In many ways it’s a timeless story of ambition and hard work, of old ways clashing with new, of young people making mistakes, and of messy, complicated family dynamics. However, HBO Max’s “The Gilded Age” is an intriguing, nuanced peak inside life in 1882 New York City. Airing its first episode on the streaming platform on Jan. 24, HBO released the show on a weekly basis with the season finale dropping in late March. Set among the backdrop of bustle dress trains and booming enterprises, I found watching characters shape the creation of Manhattan’s both physical infrastructure and ideals, in such an intimate way, to be fascinating.
The Russell family are the “new money” characters, fresh on the scene of New York City’s elite when they arrive in their newly finished mansion on 5th Avenue. Across the street lives widowed Mrs. Agnes van Rhijn with her sister, Ms. Ada Brooks. Their niece joins them in Manhattan after the unexpected death of her father leaves her broke, and Ms. Marian Brook challenges the way things are in the way only a young, bright-eyed protagonist can. Ms. Peggy Scott, a young Black woman working to make it as a journalist, meets Marian as she first arrives in New York. The Scott family provide a nuanced view into the lives of the Black elite in Brooklyn, giving a voice to a part of the 1880s often left out of the narrative.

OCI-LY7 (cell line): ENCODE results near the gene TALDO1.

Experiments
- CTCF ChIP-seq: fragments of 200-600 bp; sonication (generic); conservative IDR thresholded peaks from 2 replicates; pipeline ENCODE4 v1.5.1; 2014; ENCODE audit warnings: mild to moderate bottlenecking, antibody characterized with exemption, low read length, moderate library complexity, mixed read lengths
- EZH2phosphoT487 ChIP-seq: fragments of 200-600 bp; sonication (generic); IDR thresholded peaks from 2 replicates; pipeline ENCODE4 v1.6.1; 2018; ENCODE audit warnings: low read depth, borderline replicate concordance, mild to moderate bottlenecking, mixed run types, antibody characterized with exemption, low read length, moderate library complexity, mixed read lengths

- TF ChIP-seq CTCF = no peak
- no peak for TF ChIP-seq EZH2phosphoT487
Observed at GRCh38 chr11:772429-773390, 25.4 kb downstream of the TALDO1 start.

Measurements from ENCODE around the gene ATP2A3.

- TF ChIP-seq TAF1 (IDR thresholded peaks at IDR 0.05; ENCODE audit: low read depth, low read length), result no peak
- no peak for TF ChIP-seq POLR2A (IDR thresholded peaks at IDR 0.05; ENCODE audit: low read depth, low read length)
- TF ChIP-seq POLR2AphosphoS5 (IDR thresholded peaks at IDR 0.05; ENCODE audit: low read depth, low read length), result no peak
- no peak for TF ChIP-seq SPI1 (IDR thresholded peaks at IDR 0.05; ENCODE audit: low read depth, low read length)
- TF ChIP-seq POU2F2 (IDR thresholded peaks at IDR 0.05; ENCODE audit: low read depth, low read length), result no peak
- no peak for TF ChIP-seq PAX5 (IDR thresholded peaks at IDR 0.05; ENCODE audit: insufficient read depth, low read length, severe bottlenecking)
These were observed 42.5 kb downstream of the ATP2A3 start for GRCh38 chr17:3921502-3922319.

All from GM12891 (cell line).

While the characters are fictional, the impact of real power brokers and figures that influenced the success of America’s industrial revolution in the Northeast are present throughout the telling of this story with some speculating that the Russells bear interesting similarities to the real life Vanderbilt family. It’s a story of many characters, whose paths cross as their ambitions overlap. The costumes are stunning and the sets are architecturally breathtaking, but the true triumph of this show is its characters. Though complicated, and often very obviously flawed, I found it interesting how easy it was to find something admirable or redeemable in almost every individual that crossed the screen.
Already renewed for Season 2, “The Gilded Age” has much room to expand and develop further. Many questions were left unanswered as episode nine came to a close. “The Gilded Age” was transportive and entertaining. It’s a must-watch for fans of historical fiction. For those who aren’t, it’s a perfect introduction to the genre.